The most important factor in the success of any studio is the quality of its engineers and for this project I could not have had a better team of people. All three were not only excellent and successful in their jobs but were also passionate about music and a joy to work with. Tony had already worked with many major artists and his engineering and production career credits include work with Paul McCartney and Wings, Steve Harley, Olivia Newton John, Badfinger, Cliff Richard, The Beatles, Stéphane Grappelli, Yehudi Menuhin, The Everly Brothers, Sky, Camel, Sunny Ade, Syd Barrett and The Pretty Things. John Kurlander has won three Grammy Awards for projects he has engineered and a long list of credits which include Elton John, The Beatles, Toto, Greg Lake, Supertramp, several major film soundtracks and has also been a key and integral part of the multi-platinum, silver and gold disc awards received for two of my production projects – Hooked On Classics featuring The Royal Philharmonic Orchestra and Classic Rock with The London Symphony Orchestra. John Leckie quickly moved on to engineering and producing and has an equally impressive list to add to his name from his work with XTC, the Stone Roses, Radiohead, Muse, Simple Minds, Sonny Okosun, Mark Owen, Kula Shaker, The Verve, The Plastic Ono Band and Pink Floyd. It is easy to understand why so many artists and producers have for so many years chosen Abbey Road as their favourite place to record.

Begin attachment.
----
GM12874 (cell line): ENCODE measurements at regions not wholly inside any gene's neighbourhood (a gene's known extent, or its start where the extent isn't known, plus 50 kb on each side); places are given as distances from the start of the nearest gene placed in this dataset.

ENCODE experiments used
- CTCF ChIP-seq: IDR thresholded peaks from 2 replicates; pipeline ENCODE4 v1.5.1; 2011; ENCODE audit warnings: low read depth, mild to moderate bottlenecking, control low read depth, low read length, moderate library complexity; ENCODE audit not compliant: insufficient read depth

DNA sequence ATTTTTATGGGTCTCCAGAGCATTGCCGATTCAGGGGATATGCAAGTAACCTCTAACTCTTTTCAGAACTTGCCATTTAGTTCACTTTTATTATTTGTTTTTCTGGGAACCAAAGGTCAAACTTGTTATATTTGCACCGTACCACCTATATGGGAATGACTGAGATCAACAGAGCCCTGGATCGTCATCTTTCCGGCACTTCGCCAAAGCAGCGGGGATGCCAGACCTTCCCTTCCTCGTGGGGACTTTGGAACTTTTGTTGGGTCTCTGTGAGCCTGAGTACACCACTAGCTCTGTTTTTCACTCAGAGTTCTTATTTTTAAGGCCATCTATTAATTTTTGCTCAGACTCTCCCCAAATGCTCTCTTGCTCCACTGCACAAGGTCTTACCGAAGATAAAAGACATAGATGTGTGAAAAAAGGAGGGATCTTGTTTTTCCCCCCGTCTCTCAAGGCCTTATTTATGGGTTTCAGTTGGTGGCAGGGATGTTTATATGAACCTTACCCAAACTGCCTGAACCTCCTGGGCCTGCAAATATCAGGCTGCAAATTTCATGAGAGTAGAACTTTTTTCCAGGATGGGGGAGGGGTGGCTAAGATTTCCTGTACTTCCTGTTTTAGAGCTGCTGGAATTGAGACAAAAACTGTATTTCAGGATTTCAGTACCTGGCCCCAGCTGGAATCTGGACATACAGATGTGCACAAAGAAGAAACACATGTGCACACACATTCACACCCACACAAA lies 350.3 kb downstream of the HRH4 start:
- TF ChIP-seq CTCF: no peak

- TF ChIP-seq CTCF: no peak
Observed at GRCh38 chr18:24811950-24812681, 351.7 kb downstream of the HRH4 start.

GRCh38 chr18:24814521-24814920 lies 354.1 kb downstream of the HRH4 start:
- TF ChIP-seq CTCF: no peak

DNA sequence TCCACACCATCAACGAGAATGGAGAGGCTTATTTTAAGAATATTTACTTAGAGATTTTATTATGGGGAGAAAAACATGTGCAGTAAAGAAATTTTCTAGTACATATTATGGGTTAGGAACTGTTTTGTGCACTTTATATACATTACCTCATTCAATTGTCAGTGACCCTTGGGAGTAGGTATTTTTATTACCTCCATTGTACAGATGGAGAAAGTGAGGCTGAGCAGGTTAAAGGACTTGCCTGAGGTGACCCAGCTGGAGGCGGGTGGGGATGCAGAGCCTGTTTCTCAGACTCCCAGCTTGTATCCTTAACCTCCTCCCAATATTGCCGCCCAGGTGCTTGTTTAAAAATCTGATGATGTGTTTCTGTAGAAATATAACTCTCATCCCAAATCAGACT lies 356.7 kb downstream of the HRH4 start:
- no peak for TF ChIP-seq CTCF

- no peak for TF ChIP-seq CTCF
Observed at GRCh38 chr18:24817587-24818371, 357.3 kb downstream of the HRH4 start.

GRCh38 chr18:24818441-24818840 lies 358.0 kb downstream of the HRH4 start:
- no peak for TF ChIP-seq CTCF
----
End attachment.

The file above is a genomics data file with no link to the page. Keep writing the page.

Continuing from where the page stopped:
Saturday 24 July, 1971 - Recording of AfrodisiacFela and his band travelled from Nigeria to London on the evening of 23 July. On 24 July they arrived at the Studios several hours before the session was due to start. They set up their equipment and from the moment they started playing we knew that this was going to be something special. It was unusually cold for the time of year and to begin with several of the band members were struggling with the change of temperature between London and Nigeria. It was particularly difficult for the three conga players whose hands were stinging as they played their complex rhythms. They asked where the toilets were and disappeared for fifteen minutes or so, warming their hands up under the hot water taps. Luckily it solved their problem and once everybody was feeling good you could actually feel the body heat from the guys energetic playing warming up the room.